Giving Compass' Take:
- Energy developers and companies will benefit from working with the support of tribal communities instead of against them to move clean energy projects forward.
- How can Indigneous knowledge help energy companies succeed?
- Read about the benefits of energy sovereignty for Indigenoys peoples.
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In December, a federal judge found that Enel Green Power, an Italian energy corporation operating an 84-turbine wind farm on the Osage Reservation for nearly a decade, had trespassed on Native land. The ruling was a clear victory for the Osage Nation and the company estimated that complying with the order to tear down the turbines would cost nearly $260 million.
Attorneys familiar with Federal Indian law say it’s uncommon for U.S. courts to side so clearly with tribal nations and actually expel developers trespassing on their land. But observers also see the ruling as part of a broader trend: Gone are the days when developers could ignore Indigenous rights with impunity. Now, even if projects that threaten Native land and cultural resources ultimately proceed, they may come with years-long delays that tack on millions of dollars. As more companies look to build wind and solar farms or mine minerals for renewable energy, failing to recognize Indigenous sovereignty could make the clean energy transition a lot more expensive and much farther away.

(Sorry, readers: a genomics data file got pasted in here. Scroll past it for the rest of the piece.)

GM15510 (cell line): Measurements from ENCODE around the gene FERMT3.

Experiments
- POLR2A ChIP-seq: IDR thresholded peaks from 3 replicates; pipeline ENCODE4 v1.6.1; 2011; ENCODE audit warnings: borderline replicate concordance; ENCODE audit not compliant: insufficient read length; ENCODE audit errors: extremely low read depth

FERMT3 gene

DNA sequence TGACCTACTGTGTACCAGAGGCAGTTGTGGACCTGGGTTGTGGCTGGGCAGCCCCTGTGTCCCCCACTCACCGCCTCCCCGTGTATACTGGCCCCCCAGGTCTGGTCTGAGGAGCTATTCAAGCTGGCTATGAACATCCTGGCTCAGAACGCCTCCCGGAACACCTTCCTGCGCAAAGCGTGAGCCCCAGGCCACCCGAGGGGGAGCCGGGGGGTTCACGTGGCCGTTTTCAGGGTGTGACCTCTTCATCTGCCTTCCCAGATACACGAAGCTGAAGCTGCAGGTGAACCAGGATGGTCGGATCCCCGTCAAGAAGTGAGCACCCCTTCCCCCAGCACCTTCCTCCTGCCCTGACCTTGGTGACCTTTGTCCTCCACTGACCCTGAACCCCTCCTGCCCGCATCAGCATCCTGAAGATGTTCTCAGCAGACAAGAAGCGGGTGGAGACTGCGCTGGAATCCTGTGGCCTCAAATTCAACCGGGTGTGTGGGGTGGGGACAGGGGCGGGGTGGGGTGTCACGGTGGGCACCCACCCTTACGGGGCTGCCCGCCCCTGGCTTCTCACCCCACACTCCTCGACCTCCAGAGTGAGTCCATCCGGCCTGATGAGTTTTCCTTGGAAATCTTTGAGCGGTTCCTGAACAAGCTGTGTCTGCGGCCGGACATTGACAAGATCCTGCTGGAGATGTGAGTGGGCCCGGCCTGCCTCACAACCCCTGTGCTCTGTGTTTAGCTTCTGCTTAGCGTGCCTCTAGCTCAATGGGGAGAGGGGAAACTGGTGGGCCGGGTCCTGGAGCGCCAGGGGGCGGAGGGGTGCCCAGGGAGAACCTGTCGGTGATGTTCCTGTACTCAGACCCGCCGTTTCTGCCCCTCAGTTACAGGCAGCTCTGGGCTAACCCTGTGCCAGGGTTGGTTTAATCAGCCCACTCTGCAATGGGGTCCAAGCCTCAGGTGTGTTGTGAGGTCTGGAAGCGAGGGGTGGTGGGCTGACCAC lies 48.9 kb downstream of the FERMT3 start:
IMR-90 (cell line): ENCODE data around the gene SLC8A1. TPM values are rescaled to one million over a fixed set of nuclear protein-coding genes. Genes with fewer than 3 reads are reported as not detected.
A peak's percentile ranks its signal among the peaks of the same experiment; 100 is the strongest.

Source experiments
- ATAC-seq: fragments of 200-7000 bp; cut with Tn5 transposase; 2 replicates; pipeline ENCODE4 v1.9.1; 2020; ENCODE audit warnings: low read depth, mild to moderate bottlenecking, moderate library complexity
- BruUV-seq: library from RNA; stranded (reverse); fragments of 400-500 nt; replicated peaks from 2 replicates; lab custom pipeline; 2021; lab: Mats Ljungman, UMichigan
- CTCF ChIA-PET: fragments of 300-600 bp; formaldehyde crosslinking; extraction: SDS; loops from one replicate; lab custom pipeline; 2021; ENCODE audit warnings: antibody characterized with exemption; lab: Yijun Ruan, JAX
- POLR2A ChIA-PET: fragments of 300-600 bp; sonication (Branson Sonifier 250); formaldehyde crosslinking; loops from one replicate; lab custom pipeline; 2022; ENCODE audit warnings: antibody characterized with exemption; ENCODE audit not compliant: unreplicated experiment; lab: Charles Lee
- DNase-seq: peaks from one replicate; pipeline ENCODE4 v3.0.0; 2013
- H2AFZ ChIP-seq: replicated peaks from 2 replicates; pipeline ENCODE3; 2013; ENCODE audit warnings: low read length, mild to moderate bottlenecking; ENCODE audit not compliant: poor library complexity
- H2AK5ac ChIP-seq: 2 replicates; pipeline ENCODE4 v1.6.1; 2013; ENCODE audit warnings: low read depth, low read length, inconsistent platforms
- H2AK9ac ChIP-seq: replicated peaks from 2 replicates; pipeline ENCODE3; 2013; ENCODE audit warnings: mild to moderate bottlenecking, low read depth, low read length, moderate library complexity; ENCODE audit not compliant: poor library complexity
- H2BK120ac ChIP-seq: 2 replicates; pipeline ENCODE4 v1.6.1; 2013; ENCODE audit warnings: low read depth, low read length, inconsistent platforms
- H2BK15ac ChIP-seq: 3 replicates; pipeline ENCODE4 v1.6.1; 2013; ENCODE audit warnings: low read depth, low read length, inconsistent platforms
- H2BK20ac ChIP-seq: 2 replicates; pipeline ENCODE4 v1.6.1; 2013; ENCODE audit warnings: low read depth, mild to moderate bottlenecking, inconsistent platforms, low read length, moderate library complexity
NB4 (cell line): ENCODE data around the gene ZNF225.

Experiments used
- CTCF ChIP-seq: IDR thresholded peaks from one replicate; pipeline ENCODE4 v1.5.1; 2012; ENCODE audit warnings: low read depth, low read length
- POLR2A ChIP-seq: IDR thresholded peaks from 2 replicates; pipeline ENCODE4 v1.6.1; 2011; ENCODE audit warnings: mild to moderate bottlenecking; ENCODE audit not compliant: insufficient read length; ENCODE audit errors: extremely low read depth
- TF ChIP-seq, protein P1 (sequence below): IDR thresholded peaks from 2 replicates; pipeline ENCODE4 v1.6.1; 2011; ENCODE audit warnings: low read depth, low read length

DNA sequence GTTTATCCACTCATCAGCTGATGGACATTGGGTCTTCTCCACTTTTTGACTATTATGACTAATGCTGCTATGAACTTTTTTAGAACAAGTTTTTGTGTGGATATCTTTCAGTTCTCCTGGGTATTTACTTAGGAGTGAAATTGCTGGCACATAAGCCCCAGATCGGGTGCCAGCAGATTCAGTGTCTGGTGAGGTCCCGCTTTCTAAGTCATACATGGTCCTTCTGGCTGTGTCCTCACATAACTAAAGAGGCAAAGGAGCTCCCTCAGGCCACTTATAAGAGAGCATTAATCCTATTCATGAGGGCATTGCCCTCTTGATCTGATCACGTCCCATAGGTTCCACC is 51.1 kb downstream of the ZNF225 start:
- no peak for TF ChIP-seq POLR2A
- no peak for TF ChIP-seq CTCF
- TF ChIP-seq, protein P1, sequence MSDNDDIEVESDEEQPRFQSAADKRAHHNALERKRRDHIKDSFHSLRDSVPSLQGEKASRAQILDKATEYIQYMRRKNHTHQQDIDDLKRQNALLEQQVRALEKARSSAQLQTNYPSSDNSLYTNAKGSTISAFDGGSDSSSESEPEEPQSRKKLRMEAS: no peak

“I think tribes are starting to see that they have more leverage than they thought, and that they’ve previously exercised, over all this infrastructure that’s on their land,” said Pilar Thomas, an attorney, member of the Pascua Yaqui Tribe of Arizona and former deputy director of the Office of Indian Energy Policy and Programs at the U.S. Department of Energy. “They want to make sure that they’re getting their fair share.”
Rick Tallman, a program manager at Colorado School of Mines’ Center for Native American Mining and Energy Sovereignty who has spent more than two decades working on financing and consulting for clean energy projects, calls the Osage Nation ruling a wake-up call.
“If you’re going to develop energy in the U.S. you’ve got to do it with the support of tribal communities,” he said.
According to Tallman, investors don’t like uncertainty. He said a lot of infrastructure funders are very conservative and won’t back a project unless they are confident it will succeed, which includes getting the buy-in of affected Indigenous Nations. There’s no upper limit to how much the project could cost if investors don’t get it right.
Read the full article about indigenous rights by Anita Hofschneider at Grist.